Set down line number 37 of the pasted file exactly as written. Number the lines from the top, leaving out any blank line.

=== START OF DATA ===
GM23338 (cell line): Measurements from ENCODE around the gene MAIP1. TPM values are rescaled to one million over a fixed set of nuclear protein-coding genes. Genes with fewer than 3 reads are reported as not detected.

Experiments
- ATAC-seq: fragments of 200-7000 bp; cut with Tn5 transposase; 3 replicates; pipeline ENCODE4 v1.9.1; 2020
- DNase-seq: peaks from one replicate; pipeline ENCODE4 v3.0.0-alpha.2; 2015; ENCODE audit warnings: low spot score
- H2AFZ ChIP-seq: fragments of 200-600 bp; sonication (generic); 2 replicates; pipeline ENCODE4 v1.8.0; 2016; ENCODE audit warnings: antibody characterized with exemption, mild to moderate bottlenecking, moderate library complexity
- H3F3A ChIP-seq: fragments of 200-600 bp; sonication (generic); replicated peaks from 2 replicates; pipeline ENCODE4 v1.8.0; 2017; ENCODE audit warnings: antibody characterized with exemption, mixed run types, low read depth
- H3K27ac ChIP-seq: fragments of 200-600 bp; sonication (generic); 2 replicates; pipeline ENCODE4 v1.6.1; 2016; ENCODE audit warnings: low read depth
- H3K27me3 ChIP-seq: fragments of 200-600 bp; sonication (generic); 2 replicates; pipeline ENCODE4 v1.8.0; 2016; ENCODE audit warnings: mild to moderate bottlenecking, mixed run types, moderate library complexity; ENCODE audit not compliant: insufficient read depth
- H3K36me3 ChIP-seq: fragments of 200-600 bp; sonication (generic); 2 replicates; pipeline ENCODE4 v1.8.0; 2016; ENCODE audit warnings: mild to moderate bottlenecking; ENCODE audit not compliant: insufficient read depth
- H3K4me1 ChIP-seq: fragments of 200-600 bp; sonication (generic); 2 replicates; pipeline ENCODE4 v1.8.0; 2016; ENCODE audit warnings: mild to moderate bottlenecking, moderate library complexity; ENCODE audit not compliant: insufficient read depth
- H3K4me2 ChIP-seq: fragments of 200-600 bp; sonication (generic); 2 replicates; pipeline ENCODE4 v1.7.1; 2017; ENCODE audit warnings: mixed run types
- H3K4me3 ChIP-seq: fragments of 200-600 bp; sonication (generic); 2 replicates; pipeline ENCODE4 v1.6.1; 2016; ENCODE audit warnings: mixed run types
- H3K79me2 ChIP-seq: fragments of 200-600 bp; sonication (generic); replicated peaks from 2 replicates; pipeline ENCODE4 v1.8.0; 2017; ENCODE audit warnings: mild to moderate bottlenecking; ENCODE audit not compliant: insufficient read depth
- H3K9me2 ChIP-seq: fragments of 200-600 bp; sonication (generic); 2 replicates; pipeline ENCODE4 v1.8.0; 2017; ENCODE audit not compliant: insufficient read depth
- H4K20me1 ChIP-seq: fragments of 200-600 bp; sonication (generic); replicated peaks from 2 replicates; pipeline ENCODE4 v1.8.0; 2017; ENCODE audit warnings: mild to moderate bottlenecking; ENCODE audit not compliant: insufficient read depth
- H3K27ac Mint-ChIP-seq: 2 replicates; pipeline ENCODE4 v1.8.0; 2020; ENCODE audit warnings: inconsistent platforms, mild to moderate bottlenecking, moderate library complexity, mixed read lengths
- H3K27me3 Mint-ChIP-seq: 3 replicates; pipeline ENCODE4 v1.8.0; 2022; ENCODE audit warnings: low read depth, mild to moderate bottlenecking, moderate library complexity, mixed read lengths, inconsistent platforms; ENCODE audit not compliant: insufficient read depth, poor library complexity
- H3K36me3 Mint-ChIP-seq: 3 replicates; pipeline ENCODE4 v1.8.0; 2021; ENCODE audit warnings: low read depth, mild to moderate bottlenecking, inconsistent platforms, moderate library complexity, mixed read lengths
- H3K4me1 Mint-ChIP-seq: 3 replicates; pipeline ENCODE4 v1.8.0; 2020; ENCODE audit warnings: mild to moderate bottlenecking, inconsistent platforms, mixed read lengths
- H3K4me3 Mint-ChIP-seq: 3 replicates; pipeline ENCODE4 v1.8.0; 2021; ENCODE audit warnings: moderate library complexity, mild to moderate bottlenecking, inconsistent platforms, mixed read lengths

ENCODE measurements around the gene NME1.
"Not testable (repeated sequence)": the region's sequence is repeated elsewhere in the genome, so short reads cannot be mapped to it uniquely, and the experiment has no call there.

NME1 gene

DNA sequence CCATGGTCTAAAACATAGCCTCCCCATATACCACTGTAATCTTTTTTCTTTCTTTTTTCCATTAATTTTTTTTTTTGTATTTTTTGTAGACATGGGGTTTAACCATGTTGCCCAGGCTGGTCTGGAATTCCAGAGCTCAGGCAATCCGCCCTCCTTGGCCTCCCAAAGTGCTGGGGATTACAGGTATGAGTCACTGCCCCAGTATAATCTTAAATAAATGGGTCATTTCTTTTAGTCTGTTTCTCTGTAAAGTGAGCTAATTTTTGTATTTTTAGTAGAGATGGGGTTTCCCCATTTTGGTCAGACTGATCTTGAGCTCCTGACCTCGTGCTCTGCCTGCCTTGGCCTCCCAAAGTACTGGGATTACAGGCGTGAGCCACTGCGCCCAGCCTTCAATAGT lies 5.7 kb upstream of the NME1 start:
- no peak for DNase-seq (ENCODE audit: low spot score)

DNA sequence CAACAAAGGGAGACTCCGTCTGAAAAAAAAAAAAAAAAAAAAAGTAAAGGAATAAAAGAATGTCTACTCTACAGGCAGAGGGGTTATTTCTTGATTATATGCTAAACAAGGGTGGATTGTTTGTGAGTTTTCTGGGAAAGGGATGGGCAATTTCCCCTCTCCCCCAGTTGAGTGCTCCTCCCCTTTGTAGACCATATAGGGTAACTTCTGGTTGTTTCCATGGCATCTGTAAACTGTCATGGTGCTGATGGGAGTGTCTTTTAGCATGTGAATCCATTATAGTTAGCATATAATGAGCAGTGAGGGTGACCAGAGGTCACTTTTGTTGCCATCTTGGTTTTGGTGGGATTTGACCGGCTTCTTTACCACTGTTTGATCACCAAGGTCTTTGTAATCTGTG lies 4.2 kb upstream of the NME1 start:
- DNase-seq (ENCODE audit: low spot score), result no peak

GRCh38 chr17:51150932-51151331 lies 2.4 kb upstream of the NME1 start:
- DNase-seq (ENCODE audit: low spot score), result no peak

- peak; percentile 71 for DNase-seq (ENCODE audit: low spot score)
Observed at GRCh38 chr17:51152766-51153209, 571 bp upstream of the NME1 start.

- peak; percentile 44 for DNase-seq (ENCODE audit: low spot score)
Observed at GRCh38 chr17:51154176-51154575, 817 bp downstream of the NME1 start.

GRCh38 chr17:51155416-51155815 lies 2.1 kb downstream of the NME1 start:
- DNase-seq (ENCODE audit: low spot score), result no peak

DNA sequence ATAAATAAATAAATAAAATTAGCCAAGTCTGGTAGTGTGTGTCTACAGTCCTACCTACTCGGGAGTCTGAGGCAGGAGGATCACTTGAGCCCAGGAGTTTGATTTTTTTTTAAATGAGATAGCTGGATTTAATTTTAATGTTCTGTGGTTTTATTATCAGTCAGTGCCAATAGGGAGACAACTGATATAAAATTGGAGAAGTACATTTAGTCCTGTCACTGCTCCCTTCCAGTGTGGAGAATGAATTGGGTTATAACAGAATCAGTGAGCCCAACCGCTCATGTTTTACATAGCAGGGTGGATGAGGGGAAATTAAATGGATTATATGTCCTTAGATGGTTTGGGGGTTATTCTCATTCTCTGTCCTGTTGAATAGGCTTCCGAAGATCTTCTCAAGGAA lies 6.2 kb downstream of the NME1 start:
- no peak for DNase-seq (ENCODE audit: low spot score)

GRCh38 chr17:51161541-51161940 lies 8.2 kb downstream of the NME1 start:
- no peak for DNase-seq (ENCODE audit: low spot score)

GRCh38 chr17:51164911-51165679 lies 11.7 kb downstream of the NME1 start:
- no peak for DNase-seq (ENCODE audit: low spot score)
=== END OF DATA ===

- no peak for DNase-seq (ENCODE audit: low spot score)